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Figure 8 shows the WRF-AHW simulation 10-m wind speed analysis (2-km resolution domain) compared to the HWIND analysis product. These results show close agreement with the shape and location of the maximum wind speed axis depicted by the HWIND analysis. The WRF wind speeds were higher in both the inner core and outer regions relative to HWIND. Some preliminary analysis (not shown) suggests that the higher wind speeds are due to the central pressures being too low in WRF compared to the observed data. Further sensitivity simulations are being explored to understand this issue.

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Figure 8. WRF-AHW 10-m wind speed analysis on the 2-km resolution domain (A) at 1000 UTC compared to the HWIND 10-m wind speed analysis (B) at 1030 UTC on 27 August 2011, (C) WRF at 1300 UTC, and (D) HWIND at 1330 UTC on 28 August 2011 (HWIND data Courtesy of the Hurricane Research Division).

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Figure 8. WRF-AHW 10-m wind speed analysis on the 2-km resolution domain (A) at 1000 UTC compared to the HWIND 10-m wind speed analysis (B) at 1030 UTC on 27 August 2011, (C) WRF at 1300 UTC, and (D) HWIND at 1330 UTC on 28 August 2011 (HWIND data Courtesy of the Hurricane Research Division).
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Figure 9 shows a comparison of the WRF-AHW simulated radar reflectivity run with the Special Sensor Microwave Imager Sounder (SSMIS) microwave image from the Defense Meteorological Satellite Programs F-16 satellite obtained from the U.S. Naval Research Laboratory. The SSMIS imagery is sensitive to precipitation particles rather than cloud top temperature and as a result has some similarities to a radar image. The simulated WRF-AHW reflectivity is from the 2-km resolution nested grid. These plots show excellent agreement between the WRF reflectivity field and the SSMIS imagery. Note that the WRF simulation correctly resolved the large intense precipitation region north and northwest of the storm center as well as the cyclonically curved rainband structures to the east and southeast of the center of Irene.

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Figure 9. Simulated radar reflectivity from WRF-AHW simulation on the 2-km resolution domain for 28 August 2011, at 1200 UTC (left) and the special sensor microwave imager Sounder (SSMIS) photo (right) for 28 August 2011, at 1136 UTC from the Defense Meteorological Satellite Programs F-16 Satellite (SSMIS image courtesy of the U.S. Naval Research Laboratory).

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Figure 9. Simulated radar reflectivity from WRF-AHW simulation on the 2-km resolution domain for 28 August 2011, at 1200 UTC (left) and the special sensor microwave imager Sounder (SSMIS) photo (right) for 28 August 2011, at 1136 UTC from the Defense Meteorological Satellite Programs F-16 Satellite (SSMIS image courtesy of the U.S. Naval Research Laboratory).
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The results of both the initial WRF simulations on the 4-km resolution nested domain and the WRF-AHW simulations on the 2-km nested domain suggest that with even modest data assimilation applied to these simulations, the model was able to resolve the detailed structure of the storm, the storm track, and the spatial surface wind field pattern very well.

4. Concluding Remarks

The WRF simulations showed that the WRF model realistically simulated the overall structure and movement of Hurricane Irene. The WRF simulations presented here show that the spatial surface wind field pattern and the shape and location of maximum winds compared well with the Hurricane Research Division’s HWIND analysis product. The WRF 10-m wind speed analysis showed higher wind speeds relative to the HWIND analysis. Comparisons of the WRF simulated 24-h total rainfall with the NOAA observed rainfall analysis showed close agreement, while simulated radar reflectivity compared to satellite imagery showed that WRF correctly resolved the rainfall patterns as well as rainband structures east of the storm center.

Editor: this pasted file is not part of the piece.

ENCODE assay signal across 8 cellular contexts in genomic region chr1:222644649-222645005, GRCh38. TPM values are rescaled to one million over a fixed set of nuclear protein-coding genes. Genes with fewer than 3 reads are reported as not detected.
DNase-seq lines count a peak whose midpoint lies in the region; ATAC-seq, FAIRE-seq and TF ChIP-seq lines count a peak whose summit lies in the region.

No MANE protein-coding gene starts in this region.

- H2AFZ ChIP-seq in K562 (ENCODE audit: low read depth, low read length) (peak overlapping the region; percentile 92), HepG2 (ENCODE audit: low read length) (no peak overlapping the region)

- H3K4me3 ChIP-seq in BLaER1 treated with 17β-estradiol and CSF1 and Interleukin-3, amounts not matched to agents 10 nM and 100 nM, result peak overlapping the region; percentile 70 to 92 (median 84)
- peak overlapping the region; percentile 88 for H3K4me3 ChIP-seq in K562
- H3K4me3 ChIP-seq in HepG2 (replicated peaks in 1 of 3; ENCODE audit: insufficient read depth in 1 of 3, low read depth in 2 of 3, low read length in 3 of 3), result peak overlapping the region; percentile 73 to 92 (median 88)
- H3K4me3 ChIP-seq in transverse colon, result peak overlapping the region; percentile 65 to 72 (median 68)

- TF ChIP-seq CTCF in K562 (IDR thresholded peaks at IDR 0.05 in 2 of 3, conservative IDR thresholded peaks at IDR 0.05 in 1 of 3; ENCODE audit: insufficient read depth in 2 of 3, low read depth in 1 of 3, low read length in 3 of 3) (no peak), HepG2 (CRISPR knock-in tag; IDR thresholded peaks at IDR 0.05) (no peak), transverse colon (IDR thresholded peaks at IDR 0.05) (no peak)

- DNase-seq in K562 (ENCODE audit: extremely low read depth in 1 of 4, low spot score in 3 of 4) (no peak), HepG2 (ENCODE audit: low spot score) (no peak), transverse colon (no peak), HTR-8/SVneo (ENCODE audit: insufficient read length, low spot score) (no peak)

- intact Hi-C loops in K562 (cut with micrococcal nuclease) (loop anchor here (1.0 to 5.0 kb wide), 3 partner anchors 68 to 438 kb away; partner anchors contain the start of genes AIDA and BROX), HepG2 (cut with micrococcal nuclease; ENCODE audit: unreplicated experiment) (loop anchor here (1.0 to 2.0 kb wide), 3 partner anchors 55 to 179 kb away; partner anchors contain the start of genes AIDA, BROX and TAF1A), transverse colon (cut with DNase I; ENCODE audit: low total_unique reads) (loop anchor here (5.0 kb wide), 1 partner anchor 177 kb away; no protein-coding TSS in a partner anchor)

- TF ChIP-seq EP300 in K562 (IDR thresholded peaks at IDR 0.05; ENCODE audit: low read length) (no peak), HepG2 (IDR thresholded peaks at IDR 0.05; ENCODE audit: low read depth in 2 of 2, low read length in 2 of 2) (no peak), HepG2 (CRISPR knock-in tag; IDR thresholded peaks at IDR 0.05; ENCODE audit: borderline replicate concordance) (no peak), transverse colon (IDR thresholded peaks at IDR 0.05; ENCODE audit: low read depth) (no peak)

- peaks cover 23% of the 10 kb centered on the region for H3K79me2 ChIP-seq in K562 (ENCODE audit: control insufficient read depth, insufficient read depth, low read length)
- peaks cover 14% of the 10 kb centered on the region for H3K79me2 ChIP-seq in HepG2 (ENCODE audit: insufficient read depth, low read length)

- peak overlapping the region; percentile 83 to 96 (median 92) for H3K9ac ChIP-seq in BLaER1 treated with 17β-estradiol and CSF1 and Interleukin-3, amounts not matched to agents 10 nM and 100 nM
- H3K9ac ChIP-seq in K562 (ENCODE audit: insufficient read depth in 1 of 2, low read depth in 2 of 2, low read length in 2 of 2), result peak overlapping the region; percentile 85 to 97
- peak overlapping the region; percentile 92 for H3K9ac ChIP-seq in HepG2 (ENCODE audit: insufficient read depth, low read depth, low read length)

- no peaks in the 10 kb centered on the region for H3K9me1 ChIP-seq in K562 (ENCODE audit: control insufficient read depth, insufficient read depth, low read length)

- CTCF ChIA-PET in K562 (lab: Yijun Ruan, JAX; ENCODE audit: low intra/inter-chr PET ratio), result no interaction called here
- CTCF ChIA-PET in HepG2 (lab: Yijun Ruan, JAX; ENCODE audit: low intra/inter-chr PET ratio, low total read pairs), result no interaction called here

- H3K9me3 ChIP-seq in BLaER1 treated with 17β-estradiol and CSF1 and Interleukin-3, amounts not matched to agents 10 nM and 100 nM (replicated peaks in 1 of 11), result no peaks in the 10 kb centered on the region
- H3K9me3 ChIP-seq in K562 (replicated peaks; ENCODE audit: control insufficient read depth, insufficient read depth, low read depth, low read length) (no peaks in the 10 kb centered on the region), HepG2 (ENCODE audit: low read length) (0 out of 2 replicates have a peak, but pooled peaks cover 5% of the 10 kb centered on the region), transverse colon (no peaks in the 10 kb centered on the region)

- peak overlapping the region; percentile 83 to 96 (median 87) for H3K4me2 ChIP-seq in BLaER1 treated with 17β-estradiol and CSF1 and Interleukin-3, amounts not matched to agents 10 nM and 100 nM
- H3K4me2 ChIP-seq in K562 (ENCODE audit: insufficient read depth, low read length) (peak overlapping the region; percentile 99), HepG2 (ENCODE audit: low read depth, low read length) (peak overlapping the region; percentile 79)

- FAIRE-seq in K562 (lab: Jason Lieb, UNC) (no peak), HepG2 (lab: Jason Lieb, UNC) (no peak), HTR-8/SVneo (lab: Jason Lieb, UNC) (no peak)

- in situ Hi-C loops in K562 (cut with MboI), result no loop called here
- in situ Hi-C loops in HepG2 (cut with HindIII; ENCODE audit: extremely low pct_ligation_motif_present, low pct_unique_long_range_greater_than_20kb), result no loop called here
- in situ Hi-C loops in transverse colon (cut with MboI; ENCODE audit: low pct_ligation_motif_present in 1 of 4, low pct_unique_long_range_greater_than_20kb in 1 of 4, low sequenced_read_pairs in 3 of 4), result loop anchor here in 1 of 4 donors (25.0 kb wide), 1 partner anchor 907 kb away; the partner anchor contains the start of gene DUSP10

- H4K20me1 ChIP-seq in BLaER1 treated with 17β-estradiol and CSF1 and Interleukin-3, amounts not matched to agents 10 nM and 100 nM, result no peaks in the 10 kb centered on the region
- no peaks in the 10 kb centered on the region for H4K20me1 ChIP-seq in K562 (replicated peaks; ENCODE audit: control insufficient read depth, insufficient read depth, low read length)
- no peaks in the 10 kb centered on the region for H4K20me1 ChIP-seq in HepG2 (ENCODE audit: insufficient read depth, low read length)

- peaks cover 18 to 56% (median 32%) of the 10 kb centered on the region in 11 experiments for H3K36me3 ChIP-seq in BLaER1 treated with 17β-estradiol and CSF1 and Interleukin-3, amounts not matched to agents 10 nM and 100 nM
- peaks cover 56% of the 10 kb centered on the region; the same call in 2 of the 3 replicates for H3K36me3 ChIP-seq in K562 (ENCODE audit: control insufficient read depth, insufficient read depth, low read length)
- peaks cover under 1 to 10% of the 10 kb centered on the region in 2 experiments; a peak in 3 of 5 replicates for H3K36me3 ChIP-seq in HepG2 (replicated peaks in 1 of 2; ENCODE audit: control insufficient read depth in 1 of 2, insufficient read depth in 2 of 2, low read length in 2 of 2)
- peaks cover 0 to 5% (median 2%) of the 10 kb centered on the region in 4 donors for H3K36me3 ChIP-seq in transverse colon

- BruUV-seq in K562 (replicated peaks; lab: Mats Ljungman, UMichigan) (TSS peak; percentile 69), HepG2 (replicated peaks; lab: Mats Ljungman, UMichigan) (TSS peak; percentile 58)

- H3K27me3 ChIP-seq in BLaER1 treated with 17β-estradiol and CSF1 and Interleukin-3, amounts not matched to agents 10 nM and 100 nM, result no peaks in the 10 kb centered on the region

These results suggest that with even modest data assimilation applied to these simulations, the model was able to resolve the detailed structure of the storm, the storm track, and the spatial surface wind field pattern very well. The WRF model shows real potential for being used as a tool to analyze historical storm events to support storm surge studies.

Improved data assimilation strategies and more comprehensive sensitivity testing to examine different physics options and their interaction should help to improve the model’s performance. Work is currently underway to assimilate dropsonde data directly into the high resolution WRF domains to help improve the WRF analysis. Future efforts will explore assimilating more observational data directly, testing various data assimilation methods, performing sensitivity tests with different physics schemes, and evaluating the use of different data sets for initial and lateral boundary conditions, as well as assimilating selected grid point data from the HWIND analysis data sets. Finally, a more comprehensive model performance evaluation is needed, incorporating more observational data to better quantify the accuracy of the model results relative to observed data. This should also include a more detailed evaluation of the HWIND analysis to determine how well this product is capturing key features of the storm’s wind field.

Acknowledgments

I would like to thank Christopher DesAutels, Christelle Escoffier, and Zhong Wu of Exponent for their assistance with data processing and their helpful comments. I would also like to thank Christopher Davis and Jimy Dudhia from the National Center for Atmospheric Research for their helpful suggestions, Mark Powell of the Hurricane Research Division for providing technical information on the HWIND data, and the Hurricane Research Division for making the HWIND data and dropsonde data available.

Conflicts of Interest

The authors declare no conflict of interest.